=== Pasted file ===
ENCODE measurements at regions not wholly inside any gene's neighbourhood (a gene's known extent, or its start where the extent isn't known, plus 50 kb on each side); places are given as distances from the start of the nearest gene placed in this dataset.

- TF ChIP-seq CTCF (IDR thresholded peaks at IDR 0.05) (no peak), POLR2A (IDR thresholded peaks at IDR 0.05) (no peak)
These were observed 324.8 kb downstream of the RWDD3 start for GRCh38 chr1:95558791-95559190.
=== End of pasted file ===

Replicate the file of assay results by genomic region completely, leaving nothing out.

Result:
ENCODE measurements at regions not wholly inside any gene's neighbourhood (a gene's known extent, or its start where the extent isn't known, plus 50 kb on each side); places are given as distances from the start of the nearest gene placed in this dataset.

- TF ChIP-seq CTCF (IDR thresholded peaks at IDR 0.05) (no peak), POLR2A (IDR thresholded peaks at IDR 0.05) (no peak)
These were observed 324.8 kb downstream of the RWDD3 start for GRCh38 chr1:95558791-95559190.